Regarding attribution to a permanent establishment, there are two

attribution to a permanent establishment, there are two different approach, one
adopted by the OECD model so-called the capital and labor export neutrality
(CLEN) approach as opposed to a capital and labor import neutrality (CLIN)
approach of the U.N. model. CLEN is a concept by which an investor has
neutrality, he pays the same total tax regardless of whether he earns the
income from a domestic or foreign source. On the other hand, CLIN is a concept
of neutrality by which capital funds originating in various jurisdictions
should compete at equal terms in the capital markets if any country, therein giving
every nation a right to tax equally any income earned within its territory1.


The force of attraction rule can be seen as an
extensive application of CLIN of the U.N. model, in which the rule has been
retained to support source-based taxation2. The intent
of the rule is to prevent avoidance of profit that should be attributed to the
PE through tax structuring. The force of attraction rule was justified by the
view that when an enterprise established a permanent establishment, it had
brought itself under the other state’s taxing jurisdiction to an extent which
was qualitatively different from the invisible or casual presence of
enterprises without a permanent establishment3.
Moreover, the similar sales or business activities approach of the rule are considered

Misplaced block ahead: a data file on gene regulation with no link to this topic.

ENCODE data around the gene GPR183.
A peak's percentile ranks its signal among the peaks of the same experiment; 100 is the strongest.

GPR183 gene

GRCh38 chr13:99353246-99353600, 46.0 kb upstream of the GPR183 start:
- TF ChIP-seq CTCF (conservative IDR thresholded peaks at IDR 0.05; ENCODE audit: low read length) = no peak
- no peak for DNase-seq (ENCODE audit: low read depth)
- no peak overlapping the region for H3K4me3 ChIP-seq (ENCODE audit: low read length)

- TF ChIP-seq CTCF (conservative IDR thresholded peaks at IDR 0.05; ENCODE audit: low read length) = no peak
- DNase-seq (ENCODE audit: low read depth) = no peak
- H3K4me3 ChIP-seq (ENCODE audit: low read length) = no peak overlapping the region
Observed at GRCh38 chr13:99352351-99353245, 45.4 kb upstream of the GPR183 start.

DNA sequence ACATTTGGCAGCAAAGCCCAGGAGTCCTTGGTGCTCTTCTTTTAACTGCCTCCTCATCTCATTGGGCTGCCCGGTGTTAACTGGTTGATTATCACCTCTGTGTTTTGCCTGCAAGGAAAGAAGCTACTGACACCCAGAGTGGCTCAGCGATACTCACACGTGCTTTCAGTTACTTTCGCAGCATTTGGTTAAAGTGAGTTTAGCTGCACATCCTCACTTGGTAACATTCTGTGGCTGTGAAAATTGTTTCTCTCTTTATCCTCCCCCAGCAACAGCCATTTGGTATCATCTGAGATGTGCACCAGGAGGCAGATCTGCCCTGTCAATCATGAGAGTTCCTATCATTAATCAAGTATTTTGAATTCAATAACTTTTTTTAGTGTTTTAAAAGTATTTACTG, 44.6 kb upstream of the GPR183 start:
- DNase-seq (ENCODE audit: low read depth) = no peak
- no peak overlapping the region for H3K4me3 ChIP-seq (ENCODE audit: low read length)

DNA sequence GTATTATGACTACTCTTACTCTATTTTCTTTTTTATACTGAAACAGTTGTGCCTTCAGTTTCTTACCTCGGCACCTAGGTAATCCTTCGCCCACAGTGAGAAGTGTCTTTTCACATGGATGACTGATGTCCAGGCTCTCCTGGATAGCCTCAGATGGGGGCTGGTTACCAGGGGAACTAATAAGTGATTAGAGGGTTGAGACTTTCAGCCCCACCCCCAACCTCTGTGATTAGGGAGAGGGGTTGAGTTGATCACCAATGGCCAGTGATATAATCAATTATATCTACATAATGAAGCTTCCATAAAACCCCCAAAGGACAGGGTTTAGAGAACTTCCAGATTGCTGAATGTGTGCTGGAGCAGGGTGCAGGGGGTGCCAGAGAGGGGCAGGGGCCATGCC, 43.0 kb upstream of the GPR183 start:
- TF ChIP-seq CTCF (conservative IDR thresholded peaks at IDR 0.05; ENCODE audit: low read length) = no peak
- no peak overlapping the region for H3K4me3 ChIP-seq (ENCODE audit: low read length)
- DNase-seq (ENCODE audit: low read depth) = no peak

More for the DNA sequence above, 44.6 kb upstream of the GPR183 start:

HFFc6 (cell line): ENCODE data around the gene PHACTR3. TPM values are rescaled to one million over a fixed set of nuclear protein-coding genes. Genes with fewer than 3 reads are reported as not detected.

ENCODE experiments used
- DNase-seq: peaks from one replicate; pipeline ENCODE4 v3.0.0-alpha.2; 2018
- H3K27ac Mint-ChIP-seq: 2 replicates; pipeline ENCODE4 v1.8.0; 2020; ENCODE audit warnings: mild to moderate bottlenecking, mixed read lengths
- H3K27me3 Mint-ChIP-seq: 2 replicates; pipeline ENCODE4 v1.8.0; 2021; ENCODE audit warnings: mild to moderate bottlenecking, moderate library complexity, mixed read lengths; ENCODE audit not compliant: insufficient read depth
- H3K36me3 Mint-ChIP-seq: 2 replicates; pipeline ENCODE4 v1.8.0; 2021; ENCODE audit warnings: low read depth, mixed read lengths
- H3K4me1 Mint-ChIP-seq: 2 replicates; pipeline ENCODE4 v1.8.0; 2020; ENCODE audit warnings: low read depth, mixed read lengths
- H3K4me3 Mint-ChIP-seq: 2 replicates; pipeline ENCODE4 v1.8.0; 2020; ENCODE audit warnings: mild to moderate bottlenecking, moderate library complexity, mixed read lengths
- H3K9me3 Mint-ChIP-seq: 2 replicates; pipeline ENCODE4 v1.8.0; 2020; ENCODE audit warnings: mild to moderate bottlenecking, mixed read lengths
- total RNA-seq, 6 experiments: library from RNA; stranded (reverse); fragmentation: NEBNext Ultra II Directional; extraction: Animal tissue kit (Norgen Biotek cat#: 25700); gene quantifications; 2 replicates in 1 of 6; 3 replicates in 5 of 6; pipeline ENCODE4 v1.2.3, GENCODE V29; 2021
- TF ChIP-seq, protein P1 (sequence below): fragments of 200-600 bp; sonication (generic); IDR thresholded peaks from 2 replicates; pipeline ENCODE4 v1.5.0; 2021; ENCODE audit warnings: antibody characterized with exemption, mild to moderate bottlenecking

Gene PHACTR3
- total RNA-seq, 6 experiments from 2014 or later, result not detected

a guide to identify the business transaction for the purpose of attribution.4

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India is a country that underscores source-based
taxation in the ITA, which give the right to tax non-residents who has the
business within India. Under the Indian domestic law, it mainly focuses on the
concept of business connection which is broader than the concept of permanent
establishment. Moreover, if we take a look at ITA, the provisions of section 9,
we will see that the income derived from technical service by non-resident is
subject to tax in India so long as they are utilized in India. This provision
is reaffirmed through the amendment of the Finance Act, 2010, that the services
need not to be rendered through permanent establishment and need not be
rendered in India to be taxable. Any income derived by non-resident that has an
Indian connection will be taxed by India. This amendment along with another
amendment clarifies the position of India’s source-based approach.


Hence, it might be concluded that the term like “indirectly
attributable” in the treaties invite the force of attraction rule, that is, to
promote source-based taxation. Since India
has a very stringent source-based taxation, non-resident might try to avoid the
broad nature of tax authorities by establishing permanent establishment in
India. From this point of view, the upheld in Linklaters is justified since
this seem to be the only logical intent of the governments in negotiating the

Charles E. McLure, Hans-Werner Sinn, and Peggy B. Musgrave, “Influence of Tax
Differentials on International Competitiveness,” Proceedings of the VIII Munich
Symposium on International Taxation (Kluwer Law and Taxation Publishers 1990).

Eric Kemmeren, Principle of Origin in Tax Conventions: A Rethinking of Models
92 (Pijnenburg 2001).

Arvid Skaar, Permanent Establishment: Erosion of a Tax Treaty Principle (Kluwer
Law Int’l, 1995).

Michael Kobetsky, International Taxation of Permanent Establishments (Cambridge
Tax Law Series 2011).


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